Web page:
Prospective homeowners face a pleasing condition: In half of U.S. metropolitan areas, buying now beats renting after a mere two years.
Pouring money into riskier types of bonds, such as high-yield bonds, to get slightly higher interest payments? Everyone else already thought of it.
Yes, federal regulations are tougher than they used to be, and lenders are more cautious. But lenders don't make money if they don't approve loans.
Giving money, stocks or other valuables to loved ones is a nice thing to do. But if you have more than one to give to, how can you be fair?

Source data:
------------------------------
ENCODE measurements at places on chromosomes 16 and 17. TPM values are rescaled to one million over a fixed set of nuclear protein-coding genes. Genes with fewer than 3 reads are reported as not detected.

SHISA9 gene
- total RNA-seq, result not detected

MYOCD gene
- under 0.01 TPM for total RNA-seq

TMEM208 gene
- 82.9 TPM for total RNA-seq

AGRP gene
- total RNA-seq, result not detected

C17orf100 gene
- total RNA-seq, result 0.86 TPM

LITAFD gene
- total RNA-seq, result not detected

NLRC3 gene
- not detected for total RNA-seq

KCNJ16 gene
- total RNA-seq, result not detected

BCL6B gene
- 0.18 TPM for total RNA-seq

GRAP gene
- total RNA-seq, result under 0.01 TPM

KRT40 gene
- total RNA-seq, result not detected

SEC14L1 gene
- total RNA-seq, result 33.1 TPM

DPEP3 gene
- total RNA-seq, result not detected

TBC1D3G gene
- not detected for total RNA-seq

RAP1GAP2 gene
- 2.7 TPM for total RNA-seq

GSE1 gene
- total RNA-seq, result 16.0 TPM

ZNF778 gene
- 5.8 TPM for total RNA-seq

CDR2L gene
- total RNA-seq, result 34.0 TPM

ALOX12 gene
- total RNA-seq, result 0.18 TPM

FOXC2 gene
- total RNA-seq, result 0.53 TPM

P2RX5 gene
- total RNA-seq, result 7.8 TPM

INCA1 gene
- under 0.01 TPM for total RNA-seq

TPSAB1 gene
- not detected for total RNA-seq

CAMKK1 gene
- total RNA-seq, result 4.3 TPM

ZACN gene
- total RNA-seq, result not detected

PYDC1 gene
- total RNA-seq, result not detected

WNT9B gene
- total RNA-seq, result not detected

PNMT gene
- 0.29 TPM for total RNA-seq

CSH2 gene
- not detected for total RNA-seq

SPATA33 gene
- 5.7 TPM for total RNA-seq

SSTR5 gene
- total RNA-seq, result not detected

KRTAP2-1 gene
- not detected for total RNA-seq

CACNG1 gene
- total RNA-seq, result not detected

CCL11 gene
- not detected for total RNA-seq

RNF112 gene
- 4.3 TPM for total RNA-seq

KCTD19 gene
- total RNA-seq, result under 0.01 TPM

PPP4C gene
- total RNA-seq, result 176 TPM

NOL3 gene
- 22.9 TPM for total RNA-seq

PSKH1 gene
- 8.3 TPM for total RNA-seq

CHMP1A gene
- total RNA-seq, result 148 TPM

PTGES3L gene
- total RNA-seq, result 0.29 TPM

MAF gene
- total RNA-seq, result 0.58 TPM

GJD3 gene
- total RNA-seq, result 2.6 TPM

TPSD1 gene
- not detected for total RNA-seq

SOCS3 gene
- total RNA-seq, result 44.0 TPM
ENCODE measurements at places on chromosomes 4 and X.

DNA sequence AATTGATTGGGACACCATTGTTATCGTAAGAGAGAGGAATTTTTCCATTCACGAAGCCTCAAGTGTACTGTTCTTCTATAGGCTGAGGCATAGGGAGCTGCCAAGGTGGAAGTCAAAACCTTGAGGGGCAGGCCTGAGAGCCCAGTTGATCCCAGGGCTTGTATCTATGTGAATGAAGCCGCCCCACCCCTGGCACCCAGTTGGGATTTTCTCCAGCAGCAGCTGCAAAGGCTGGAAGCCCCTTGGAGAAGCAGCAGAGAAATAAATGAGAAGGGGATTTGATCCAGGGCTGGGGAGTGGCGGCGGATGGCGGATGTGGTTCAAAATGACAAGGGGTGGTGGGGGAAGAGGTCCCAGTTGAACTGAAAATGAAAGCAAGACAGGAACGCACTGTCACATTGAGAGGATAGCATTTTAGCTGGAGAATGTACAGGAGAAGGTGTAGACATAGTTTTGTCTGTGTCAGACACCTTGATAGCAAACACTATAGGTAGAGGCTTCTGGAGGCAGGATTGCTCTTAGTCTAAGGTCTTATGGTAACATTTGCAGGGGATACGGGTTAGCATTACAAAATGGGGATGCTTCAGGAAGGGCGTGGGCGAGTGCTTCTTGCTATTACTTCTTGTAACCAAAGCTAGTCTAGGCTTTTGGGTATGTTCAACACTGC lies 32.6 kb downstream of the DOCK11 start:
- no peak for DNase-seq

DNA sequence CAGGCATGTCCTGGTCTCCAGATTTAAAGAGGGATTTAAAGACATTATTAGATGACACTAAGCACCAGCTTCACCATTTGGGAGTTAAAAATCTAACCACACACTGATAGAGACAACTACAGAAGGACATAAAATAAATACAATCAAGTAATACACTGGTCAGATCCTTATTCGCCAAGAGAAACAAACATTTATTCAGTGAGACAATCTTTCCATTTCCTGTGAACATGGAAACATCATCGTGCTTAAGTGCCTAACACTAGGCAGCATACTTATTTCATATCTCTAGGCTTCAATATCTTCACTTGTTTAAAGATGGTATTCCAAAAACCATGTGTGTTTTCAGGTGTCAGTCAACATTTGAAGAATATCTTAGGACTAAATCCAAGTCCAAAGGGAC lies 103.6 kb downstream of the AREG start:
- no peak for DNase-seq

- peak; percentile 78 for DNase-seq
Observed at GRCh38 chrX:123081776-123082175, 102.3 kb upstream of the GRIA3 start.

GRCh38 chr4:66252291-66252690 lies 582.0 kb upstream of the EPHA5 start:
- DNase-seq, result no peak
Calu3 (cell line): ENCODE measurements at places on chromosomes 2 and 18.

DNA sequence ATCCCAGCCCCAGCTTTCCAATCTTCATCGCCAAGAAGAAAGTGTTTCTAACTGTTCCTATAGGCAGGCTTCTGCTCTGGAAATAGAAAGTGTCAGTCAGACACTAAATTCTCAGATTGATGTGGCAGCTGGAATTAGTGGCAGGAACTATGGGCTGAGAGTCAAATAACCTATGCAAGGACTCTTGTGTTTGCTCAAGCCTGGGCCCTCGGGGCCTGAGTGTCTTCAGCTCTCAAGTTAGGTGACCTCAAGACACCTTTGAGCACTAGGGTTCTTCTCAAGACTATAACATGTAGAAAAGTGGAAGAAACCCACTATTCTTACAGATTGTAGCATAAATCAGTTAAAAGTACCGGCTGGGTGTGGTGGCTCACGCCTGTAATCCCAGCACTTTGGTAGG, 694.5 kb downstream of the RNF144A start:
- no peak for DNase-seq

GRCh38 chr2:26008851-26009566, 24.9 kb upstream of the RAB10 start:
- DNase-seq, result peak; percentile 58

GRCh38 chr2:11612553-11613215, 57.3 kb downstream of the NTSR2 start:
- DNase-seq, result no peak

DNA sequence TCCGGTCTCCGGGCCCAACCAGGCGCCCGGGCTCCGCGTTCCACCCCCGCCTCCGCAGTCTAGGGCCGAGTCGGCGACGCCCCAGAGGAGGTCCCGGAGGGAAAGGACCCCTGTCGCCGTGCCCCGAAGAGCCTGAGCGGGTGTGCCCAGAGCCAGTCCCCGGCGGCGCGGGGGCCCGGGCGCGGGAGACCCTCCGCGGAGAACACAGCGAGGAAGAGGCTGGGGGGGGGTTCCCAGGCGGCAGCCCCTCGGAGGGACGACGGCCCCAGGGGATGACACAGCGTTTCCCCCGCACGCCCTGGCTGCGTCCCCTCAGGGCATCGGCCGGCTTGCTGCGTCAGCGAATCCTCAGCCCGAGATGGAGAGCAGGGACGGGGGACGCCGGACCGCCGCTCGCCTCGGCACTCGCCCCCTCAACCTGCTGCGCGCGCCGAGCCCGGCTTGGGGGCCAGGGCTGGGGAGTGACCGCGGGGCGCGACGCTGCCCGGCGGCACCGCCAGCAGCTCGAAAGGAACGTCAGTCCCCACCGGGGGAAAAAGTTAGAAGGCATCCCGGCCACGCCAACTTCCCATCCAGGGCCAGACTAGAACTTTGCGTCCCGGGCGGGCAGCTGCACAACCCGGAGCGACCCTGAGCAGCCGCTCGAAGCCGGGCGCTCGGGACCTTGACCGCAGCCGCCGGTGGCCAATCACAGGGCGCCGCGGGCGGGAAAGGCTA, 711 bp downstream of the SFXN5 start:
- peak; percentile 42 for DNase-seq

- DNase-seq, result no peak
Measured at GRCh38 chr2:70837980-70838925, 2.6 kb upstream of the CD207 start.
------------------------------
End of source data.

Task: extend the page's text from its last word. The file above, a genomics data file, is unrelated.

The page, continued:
Thanks to the Internet, many now make quick work of car shopping, often completing the process in just a few hours.
Starting Social Security payments early makes sense for only two groups, including those expecting to die young. But not many people do the logical thing.
Investors who don't want to do a lot of investment research, or feel unequipped for it, have a couple of easy options.
Though most sellers don't think of it, exploring open houses provides a chance to see how their home compares.
Just five states -- Florida, Michigan, Texas, California and Georgia -- account for nearly half the foreclosures completed in the 12 months ended with February.
When index funds provide fine returns and managed funds provide plenty of risk and higher fees, it's a reasonable question for any investor to ask.